Finding Balance Between Different Generations in the WorkplaceShare
In 2016, the millennial generation surpassed the Baby Boomers as the nation’s largest living generation. Last year, Millennials topped Generation X as the generation making up the largest section of the US workforce with approximately 33 percent of the US workforce being made up of 18-34 year olds. In a few years Millennials are expected to make up 50 percent of the global workforce. This means that without a doubt Millennials – and their values – will influence and perhaps even redefine the workplace as we know it. We now sit on the precipice of what is potentially one of the largest workplace shifts in recent history, and we, as Firm Managers, find ourselves in a unique and exciting position. We have the ability to proactively guide this transition and help find a much needed equilibrium between the different generations, while establishing and maintaining a cohesive workplace culture conducive to recruiting and retaining top talent.
Our greatest challenge as Firm Managers during this generational shift is finding a professional balance and respect between the different generations. Millennials are now infiltrating a greater number of leadership positions within firms, and, as a result, mandating compromises and collaborative decisions be made for firms to move forward successfully. Mutually beneficial decisions between generations who have been consistently told how different their values are can be hard to come by. Each generation may see a compromise as a zero-sum game because they are unable to see the similarities they share. However, similarities in values do exist. By identifying, highlighting, and focusing on the likenesses each generation shares and how they can be applied to enhance the overall workplace, we can shift the scenario from a zero-sum game to a win-win situation. For example, at AGH we recently instituted a “Dress for Your Day” policy. The policy gives employees the option to dress casually on days when they are not meeting with clients. At first glance this does not seem like a mutually beneficial decision with multiple-generation allure. However, upon further analysis it can be seen that the policy appeals to the following often talked traits such as the millennial value of individuality, the Gen. X focus on work/life balance, and the Baby Boomer belief that institutions deserve to change.
In addition to focusing on generational similarities, mentorship can be and should be leveraged to help during this generational workplace transition. In a world where information is instantaneously available, younger generations have taken to expecting this in the workplace as well, and regular feedback is now expected. For example, millennials do not expect to sit down with their boss once a year to hear their praises sung or be told they need to step up their game. Instead, they expect regular open feedback from those they work with. A mentorship program can be a less formal medium to help facilitate regular feedback between the younger and more seasoned employees. A mentorship program with strategically matched individuals can also help facilitate the development of not only professional skills, but also personal relationships which have the potential to lead to a higher level of engagement, increased emotional intelligence and empathy amongst the different generations in your Firm. A greater understanding for one another can be crucial when it comes time to make firm-wide decisions that the affect long-term trajectory of the company.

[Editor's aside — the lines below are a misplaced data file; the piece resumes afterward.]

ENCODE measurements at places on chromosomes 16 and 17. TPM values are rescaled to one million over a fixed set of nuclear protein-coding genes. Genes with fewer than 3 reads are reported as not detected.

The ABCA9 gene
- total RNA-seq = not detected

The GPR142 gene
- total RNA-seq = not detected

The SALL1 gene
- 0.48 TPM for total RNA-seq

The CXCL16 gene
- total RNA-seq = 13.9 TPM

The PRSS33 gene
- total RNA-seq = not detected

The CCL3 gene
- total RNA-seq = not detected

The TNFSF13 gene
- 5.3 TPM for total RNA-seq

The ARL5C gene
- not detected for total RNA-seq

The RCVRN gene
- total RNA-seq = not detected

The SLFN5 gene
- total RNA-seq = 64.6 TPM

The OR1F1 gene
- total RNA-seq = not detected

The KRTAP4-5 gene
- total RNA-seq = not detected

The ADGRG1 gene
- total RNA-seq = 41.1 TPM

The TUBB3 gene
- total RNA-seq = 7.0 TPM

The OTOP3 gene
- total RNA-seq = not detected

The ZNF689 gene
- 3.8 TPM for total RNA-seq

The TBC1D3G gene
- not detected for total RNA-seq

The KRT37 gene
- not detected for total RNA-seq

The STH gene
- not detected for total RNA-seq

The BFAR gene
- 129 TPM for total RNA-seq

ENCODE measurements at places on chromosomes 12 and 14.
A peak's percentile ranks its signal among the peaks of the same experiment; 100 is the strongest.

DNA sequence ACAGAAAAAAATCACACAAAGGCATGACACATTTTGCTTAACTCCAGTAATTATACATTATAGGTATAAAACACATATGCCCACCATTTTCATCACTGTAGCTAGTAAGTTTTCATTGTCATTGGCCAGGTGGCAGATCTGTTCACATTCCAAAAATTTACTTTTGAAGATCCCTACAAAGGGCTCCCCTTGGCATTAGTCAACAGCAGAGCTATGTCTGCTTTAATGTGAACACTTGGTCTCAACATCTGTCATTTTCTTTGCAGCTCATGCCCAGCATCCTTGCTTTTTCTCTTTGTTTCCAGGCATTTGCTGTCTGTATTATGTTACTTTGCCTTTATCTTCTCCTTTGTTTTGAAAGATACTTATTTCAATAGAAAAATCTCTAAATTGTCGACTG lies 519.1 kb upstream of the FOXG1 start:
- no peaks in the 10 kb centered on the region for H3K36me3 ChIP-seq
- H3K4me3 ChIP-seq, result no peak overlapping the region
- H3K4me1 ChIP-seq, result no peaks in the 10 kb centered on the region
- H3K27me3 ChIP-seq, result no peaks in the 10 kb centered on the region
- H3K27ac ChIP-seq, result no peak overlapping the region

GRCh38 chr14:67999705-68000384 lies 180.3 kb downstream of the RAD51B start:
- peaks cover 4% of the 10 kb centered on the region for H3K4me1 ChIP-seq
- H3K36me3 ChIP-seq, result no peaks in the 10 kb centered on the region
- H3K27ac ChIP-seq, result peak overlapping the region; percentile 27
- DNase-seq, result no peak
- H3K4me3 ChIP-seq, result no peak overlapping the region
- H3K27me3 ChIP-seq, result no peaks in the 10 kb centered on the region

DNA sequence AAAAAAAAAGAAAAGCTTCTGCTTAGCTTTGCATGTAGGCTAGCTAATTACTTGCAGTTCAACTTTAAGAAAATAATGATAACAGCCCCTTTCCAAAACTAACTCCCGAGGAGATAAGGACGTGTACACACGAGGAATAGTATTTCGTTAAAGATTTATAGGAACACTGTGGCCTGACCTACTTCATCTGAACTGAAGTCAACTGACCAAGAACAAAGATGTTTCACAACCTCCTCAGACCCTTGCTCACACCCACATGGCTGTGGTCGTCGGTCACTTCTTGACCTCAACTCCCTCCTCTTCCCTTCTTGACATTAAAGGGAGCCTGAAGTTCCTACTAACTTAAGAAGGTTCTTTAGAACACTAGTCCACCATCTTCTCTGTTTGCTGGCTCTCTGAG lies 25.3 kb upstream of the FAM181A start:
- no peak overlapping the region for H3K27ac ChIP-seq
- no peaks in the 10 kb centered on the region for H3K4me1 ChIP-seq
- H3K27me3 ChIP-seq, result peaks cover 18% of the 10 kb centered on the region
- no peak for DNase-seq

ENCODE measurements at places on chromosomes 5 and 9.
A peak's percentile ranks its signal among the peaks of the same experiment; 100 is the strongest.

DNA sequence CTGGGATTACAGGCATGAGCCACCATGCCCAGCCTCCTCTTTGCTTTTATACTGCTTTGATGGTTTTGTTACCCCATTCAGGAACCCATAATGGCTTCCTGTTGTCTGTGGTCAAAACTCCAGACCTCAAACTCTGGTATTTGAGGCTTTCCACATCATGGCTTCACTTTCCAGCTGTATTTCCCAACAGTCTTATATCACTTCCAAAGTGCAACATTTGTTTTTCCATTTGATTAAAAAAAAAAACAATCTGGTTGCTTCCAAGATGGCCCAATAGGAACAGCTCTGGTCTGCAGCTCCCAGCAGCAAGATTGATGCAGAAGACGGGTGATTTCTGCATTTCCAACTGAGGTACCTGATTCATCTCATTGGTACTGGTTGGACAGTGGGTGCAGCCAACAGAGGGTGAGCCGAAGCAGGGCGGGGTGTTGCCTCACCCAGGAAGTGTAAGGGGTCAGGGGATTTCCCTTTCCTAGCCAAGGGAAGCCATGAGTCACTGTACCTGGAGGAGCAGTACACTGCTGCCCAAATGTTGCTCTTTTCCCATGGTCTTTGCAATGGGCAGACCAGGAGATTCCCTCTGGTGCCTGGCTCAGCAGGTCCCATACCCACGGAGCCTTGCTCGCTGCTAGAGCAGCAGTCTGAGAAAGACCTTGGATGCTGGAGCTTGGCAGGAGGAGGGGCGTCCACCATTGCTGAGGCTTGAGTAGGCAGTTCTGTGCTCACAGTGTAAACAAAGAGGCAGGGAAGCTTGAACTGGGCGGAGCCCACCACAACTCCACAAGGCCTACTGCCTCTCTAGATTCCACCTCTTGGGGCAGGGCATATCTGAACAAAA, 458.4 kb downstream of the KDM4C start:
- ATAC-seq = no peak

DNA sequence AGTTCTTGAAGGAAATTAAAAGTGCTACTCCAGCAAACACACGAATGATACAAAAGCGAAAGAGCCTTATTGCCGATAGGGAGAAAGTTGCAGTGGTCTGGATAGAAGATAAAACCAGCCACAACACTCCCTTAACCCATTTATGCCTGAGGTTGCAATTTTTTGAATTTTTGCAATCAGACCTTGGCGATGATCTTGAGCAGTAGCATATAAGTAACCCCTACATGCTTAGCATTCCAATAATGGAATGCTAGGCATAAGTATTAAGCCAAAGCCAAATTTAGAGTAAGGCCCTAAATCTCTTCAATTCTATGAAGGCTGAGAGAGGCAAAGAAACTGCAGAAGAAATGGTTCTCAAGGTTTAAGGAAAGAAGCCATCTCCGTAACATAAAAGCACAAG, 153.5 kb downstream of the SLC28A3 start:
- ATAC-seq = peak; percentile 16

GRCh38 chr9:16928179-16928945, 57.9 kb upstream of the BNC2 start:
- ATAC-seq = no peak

Effective communication is also vital to finding equilibrium between different generations during a time of flux. Just like individual employees — who are motivated and learn through different means —, different generations are motivated in different ways, and they also communicate and learn in their own unique styles. As you forge ahead in managing the generational transition in your Firm, make sure your methods for communication are effectively received by each generation. This means sometimes emphasizing the same message in several different ways because you recognize each generation is receptive to different forms of communication. For example, perhaps to properly communicate your company’s core values you need to write them out in a flow-chart, send them in an email, make an infographic, discuss them at a firm-wide meeting, and create a word-wall in your front lobby to reiterate what drives your firm’s mission and purpose. Regardless of the means you use to convey your message, it is crucial to make sure that the way you communicate with staff is fundamentally understood and that it also comes across in a genuine and authentic manner.
The Importance of Balance
Helping find and maintain the delicate balance between generations will prove crucial to maintaining your firm’s culture and overall growth in the future. By identifying and focusing on inter-generational similarities, emphasizing a culture of mentorship, and establishing multiple communication touch-points you will help guide your firm to find the equilibrium it needs during a time of change.
*This article originally appeared on CPAFMA.